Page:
Making money in stock trading isn’t simply a matter of investing and then collecting your return. You must pay for the opportunity to invest in the stock market. Stock brokers and brokerages charge commissions and other trading fees in exchange for helping you execute your trades. They’re “times two,” payable when you buy and again when you sell, according to the Pennsylvania Department of Banking and Securities.
Brokers and Their Commissions
Two types of brokers are common in stock trading: discount brokers and full-service brokers. Discount brokers aren’t in the business of giving investment advice. They’re not investment advisors, so they simply handle your trades for you. Their commissions and management fees are typically more modest for this reason.
Full-service brokers may charge a flat fee for their assistance, or a commission-based fee. You’ll pay a higher rate of commission because they’re acting as your financial advisor and guiding you, not just handling your trades.
FINRA regulatory rules dictate that an agent “shall not charge his customer more than a fair commission or service charge, taking into consideration all relevant circumstances…” One of these circumstances is market volatility.
What’s the Commission Schedule?
Calculating the commission you’ll pay begins with accessing your brokerage firm’s commission or fee schedule. However, FINRA also states that disclosure of the fee doesn’t support or justify a commission that isn’t reasonable.
Discount brokerage services tend to charge a flat fee per transaction that includes commission, regardless of share price or the number of shares you’re trading. It can run anywhere from less than $5 to as much as $30 for an online stock trade.
Calculating Commission Costs
Calculating commission costs can be a simple, one-on-one process for each trade you make. For example, assume a $5 fee for your discount broker. Your total commission costs to buy and sell a single stock will be $10: $5 to buy and $5 to sell. You’d net $40 if your entire buy-and-sell transaction resulted in a profit of $50.
Now suppose that your brokerage is disclosing its commission rate rather than stating a flat fee. The equation becomes more complicated. You’ll need the commission rate, the lot volume and the current bid price.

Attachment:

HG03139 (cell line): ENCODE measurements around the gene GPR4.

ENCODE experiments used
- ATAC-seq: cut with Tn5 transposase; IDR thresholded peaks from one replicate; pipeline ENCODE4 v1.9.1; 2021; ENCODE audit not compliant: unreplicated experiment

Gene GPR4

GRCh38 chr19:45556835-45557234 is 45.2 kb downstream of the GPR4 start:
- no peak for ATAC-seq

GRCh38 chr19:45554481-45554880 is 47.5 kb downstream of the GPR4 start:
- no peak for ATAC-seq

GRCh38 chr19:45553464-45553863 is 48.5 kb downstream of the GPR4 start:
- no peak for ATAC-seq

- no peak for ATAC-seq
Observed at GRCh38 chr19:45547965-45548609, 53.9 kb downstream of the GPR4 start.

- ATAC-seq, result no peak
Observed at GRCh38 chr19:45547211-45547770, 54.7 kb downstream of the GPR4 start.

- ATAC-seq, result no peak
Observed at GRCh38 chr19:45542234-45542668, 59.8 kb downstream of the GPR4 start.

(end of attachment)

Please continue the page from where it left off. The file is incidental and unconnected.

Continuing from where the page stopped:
Let’s say that the rate is 0.5 percent. Lot volume is 0.02. One lot represents 100 U.S. stocks, so 0.02 works out to two stocks. The bid price is $100. The equation would work out like this:
$100 x (0.02 x 100) x 0.5 percent = $1.00
You’d pay $1 in commission for a 0.02 buy or sell order on two stocks, but then you must multiply this by 2 if you both buy and sell. You might make $50 on the trade, but you’d actually pocket $48.
Beware Low Commission Costs
Beginners might think it seems logical to seize on the services of a brokerage that’s willing to perform for negligible commission costs, but buyer beware. It’s not unheard of for a broker to apply such a rate only to certain accounts. You’ll be hit with a higher rate if you don’t meet certain requirements, so read the fine print and look for any additional information if an advertised commission-based fee seems really low. There may also be additional fees and charges on top of commission fees, such as advisory fees and extra brokerage fees.
You’ll also want to keep that FINRA rule in mind about “fair” commissions. Market volatility is one of those relevant factors that can influence this. Investor.gov warns that you could conceivably suffer a significant loss simply because the market fluctuates wildly mid-process, even if your trade is based on comfortable commission costs.
This information pertains specifically to stock trading, but commissions can also come into play if you’re investing in other types of investments, including exchange-traded funds (ETFs), mutual funds or assets held within an IRA. They can apply whenever you make a transaction through your brokerage account on any trading platform, be it a robo-advisor, a mobile app, online trading with an online broker or trading in person. Commission-free trading or trading with no transaction fee is rare.
- Brokers make money in different ways. If you have a margin account, you pay interest on the funds you borrow from the broker. Clients may trade options, mutual funds, bonds and other products, which generate additional commissions for the broker.
- Pay attention to the bid-ask spread, which is the difference between the offer and asking prices for a stock. If the spread is too high or the market is very volatile, place a limit order stipulating an exact price.
Beverly Bird has been writing professionally for over 30 years. She is also a paralegal, specializing in areas of personal finance, bankruptcy and estate law. She writes as the tax expert for The Balance.